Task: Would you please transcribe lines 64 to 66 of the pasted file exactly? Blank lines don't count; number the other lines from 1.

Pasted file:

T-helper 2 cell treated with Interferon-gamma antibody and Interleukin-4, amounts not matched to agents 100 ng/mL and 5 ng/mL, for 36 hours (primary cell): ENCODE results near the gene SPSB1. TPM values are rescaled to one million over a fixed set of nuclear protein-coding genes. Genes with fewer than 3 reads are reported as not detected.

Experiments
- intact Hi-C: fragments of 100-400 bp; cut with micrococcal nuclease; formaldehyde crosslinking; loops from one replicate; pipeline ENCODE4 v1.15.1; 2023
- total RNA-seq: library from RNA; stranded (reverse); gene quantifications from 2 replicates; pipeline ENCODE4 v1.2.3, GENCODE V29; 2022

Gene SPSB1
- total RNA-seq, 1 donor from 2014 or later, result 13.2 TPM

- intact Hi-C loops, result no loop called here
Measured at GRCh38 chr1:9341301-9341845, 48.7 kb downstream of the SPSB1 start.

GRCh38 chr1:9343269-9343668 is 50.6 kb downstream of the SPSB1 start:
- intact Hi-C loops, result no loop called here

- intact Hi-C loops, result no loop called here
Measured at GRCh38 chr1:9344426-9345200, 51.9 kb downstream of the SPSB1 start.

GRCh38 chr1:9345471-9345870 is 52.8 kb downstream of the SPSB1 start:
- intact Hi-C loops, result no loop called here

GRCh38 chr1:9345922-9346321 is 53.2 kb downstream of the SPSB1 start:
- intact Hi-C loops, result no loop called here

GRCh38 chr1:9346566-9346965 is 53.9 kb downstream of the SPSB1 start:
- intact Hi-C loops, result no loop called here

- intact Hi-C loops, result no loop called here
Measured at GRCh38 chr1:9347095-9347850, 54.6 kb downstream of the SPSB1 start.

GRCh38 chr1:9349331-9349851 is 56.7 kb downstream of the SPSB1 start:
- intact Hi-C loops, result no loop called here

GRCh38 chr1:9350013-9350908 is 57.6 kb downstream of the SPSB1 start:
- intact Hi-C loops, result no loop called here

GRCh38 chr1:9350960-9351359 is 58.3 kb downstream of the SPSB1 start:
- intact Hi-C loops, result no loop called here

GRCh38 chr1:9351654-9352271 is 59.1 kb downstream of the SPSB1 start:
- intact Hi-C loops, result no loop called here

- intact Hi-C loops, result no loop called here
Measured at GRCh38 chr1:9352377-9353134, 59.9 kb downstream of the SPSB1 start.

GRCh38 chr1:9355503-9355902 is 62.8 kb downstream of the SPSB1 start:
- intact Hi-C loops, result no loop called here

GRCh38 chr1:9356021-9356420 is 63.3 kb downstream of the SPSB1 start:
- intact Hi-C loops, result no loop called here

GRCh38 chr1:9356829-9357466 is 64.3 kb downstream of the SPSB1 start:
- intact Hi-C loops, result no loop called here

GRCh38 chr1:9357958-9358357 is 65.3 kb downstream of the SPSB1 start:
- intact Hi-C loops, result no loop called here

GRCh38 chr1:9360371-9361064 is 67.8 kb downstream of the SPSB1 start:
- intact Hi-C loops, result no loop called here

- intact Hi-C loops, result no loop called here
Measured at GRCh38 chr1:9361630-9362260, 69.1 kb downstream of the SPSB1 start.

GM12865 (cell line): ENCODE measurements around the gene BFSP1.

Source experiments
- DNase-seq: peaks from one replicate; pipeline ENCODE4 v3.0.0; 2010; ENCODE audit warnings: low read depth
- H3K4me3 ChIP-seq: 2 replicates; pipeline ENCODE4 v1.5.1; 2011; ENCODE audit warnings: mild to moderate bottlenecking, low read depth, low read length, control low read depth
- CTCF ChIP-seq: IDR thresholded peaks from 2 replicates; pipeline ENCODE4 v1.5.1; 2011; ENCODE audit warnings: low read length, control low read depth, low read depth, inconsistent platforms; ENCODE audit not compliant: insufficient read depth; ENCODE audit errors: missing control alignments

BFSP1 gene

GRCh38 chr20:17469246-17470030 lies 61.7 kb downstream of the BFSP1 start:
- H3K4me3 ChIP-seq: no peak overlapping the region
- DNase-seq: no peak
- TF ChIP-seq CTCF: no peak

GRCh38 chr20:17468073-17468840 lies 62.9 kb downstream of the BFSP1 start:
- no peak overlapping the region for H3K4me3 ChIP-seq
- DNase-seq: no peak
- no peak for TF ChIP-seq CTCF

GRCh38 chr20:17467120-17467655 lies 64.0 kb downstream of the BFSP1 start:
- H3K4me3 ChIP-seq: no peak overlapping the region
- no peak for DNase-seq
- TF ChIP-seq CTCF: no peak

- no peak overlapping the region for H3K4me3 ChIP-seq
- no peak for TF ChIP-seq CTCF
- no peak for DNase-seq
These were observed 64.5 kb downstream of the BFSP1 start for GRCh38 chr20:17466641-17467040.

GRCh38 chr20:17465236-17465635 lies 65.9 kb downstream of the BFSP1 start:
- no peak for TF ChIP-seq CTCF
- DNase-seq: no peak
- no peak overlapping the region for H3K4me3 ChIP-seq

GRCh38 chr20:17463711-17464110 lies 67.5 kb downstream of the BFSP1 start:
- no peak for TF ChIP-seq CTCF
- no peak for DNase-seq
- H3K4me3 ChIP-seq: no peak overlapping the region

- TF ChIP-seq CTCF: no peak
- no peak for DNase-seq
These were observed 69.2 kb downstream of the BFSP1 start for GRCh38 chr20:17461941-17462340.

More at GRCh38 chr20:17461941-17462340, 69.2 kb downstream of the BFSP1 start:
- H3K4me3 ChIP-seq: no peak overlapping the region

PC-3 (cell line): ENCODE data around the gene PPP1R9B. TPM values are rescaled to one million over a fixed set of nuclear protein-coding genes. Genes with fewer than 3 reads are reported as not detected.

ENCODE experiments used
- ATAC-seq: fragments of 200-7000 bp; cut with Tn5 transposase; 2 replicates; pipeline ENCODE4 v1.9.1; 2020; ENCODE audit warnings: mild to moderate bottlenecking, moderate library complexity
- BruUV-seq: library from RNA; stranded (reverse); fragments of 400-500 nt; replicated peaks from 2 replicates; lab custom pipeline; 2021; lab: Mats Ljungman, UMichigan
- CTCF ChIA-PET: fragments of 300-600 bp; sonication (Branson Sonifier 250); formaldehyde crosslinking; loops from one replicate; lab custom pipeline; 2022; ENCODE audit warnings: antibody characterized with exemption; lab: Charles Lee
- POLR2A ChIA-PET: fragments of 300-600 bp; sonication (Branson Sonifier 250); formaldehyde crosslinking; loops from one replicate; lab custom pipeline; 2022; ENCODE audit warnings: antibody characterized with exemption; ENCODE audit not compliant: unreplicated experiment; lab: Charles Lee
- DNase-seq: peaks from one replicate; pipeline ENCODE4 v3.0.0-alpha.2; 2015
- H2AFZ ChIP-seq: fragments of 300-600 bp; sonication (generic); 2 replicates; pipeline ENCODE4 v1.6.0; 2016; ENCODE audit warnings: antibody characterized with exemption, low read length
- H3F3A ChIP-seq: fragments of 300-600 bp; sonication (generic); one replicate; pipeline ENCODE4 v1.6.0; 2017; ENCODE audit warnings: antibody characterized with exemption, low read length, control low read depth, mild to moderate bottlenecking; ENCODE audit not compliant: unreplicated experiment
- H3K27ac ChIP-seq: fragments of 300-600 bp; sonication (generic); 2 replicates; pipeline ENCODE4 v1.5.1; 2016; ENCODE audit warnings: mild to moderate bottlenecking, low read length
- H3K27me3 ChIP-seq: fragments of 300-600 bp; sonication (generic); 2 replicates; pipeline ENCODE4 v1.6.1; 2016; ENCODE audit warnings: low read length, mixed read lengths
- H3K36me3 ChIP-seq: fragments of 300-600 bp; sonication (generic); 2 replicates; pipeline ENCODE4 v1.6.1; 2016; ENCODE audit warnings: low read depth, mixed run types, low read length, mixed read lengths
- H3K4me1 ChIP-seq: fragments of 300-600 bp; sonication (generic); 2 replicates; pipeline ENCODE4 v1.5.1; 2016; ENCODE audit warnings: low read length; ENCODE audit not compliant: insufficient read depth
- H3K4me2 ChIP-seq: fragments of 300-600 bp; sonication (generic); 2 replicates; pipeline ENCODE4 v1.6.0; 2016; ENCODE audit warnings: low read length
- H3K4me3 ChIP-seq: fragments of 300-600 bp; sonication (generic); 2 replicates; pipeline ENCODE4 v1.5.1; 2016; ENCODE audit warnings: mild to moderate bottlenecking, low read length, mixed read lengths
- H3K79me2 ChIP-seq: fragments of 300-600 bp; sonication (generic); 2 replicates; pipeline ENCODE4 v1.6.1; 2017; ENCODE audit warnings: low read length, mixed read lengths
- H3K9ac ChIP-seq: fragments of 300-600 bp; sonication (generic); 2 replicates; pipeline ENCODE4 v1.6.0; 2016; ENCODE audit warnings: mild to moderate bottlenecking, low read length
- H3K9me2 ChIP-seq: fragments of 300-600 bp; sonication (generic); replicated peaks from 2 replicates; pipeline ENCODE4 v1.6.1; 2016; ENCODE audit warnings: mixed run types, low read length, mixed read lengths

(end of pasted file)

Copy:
These were observed 64.5 kb downstream of the BFSP1 start for GRCh38 chr20:17466641-17467040.

GRCh38 chr20:17465236-17465635 lies 65.9 kb downstream of the BFSP1 start:
- no peak for TF ChIP-seq CTCF